Granted, she could have communicated to the customer that she was worried about safety or ruining the cut and that she would wait. But as others have said, I chalk this up to a miscommunication. Now if they had refused to finish her cut and asked her to leave.... then i would be the first one to call discrimination. I think alot of assumptions are being made that bc she was bfing it must of been to do with being judging for bfing in public.
    Just to reiterate, the hairdresser did not cite any safety issues or anything else at the time, only "privacy". That's the bit that stands out to me, and the not saying anything and just walking off.

  6. #154
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    Quote Originally Posted by VicPark View Post
    Servicing your body it's a bit dramatic. It's just a haircut.

    Perhaps the mother should have asked. The hairdresser flat out saying "no" would have been much better for the anti-discrimination case than the hairdresser simply walking out (which has left things open to interpretation).
    Why is it dramatic? How else do I explain it, I'm not just talking about a haircut, I'm talking about anything that involves service to your body. Obviously when someone is doing something to you and you then have to attach your baby to you it could affect them in doing their job, or because of their close proximity, it's just a common courtesy thing. If someone was servicing me in a shop while buying something it's different, so I have to say 'servicing your body' because that's what they're doing. I did the same when I had scan, it's just something you do, you tell the person touching you you have to stop and feed, is it ok if you feed while they keep going? etc. really it's not hard. Normal social behaviour.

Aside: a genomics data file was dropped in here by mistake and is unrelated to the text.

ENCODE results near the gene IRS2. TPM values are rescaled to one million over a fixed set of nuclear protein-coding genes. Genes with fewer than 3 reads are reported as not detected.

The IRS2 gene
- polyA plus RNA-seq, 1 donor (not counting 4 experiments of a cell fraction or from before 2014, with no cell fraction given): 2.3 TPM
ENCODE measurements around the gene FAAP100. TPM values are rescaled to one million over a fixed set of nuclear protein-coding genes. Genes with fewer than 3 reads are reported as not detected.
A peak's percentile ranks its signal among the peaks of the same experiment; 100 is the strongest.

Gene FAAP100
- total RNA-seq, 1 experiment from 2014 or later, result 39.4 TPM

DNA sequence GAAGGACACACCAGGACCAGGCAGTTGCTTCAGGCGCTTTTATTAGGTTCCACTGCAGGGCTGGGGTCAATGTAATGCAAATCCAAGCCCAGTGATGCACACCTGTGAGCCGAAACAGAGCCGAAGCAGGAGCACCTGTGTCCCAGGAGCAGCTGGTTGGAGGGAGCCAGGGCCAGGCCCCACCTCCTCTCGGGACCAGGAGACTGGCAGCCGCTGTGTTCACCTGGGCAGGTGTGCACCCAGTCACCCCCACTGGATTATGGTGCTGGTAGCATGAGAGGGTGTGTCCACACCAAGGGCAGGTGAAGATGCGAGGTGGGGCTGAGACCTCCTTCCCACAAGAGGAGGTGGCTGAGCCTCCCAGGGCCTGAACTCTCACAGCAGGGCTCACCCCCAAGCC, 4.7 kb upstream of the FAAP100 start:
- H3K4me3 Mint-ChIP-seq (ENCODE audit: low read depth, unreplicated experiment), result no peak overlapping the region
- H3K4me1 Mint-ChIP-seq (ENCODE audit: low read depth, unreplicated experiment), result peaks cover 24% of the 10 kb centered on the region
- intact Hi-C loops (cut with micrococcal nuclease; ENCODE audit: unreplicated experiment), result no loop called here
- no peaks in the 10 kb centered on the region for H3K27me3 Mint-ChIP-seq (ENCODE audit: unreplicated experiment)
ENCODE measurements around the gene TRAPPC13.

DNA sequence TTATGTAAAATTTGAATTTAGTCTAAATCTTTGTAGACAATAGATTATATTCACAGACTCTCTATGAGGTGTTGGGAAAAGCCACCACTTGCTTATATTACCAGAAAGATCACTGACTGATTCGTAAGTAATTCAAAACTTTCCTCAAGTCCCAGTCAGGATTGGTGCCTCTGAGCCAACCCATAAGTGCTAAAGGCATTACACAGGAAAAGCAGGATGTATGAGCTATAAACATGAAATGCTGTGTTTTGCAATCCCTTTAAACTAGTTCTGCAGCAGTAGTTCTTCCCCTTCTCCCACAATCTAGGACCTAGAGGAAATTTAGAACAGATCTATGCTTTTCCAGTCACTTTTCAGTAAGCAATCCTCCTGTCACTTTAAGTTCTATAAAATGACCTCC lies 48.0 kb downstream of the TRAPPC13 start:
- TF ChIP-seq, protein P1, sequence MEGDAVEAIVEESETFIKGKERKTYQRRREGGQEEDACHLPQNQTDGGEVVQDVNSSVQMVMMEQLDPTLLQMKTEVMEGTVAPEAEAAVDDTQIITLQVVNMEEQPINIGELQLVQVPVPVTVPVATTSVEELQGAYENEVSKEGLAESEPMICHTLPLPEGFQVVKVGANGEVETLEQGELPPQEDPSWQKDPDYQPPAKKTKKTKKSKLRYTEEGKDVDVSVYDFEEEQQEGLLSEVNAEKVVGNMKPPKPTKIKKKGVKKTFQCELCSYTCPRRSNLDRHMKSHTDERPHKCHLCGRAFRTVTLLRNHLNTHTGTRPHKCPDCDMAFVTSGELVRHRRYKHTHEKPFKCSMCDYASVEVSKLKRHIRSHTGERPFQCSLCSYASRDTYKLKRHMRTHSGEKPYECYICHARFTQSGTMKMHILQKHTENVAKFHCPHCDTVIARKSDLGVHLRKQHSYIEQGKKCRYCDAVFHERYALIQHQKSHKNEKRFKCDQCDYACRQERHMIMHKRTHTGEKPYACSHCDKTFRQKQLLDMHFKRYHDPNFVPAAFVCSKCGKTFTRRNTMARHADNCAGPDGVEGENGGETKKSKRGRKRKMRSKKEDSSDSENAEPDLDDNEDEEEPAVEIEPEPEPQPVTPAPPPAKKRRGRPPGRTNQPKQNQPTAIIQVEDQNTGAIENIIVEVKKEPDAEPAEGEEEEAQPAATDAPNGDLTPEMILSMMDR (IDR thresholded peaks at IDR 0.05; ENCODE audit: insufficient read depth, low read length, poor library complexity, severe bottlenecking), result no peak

7. #155
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    My (very overpriced) hairdresser gets the poo's if i use my phone, cross my legs or pretty much do anything that might stuff up her cut. I suspect she would probably feel exactly the same about BFing while getting a cut and can say with absolute certainty it wouldn't be discrimination because I know what she's like and how much of a perfectionist she is. That's why I go to her.

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  9. #156
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    Everyone keeps stating that she paid for a more senior hairdresser. I don't know about you, but I pay for my cut afterwards. Who's to say that the salon wouldn't have charged her less since she ended with a more junior stylist?

    It was her first time at that salon, she probably booked with whomever was available, not specifically picked this hair stylist, unless they were recommended...but I have a feeling if the hairstylist was recommended by a friend you'd probably have a bit more patience or willing to give them the benefit of the doubt.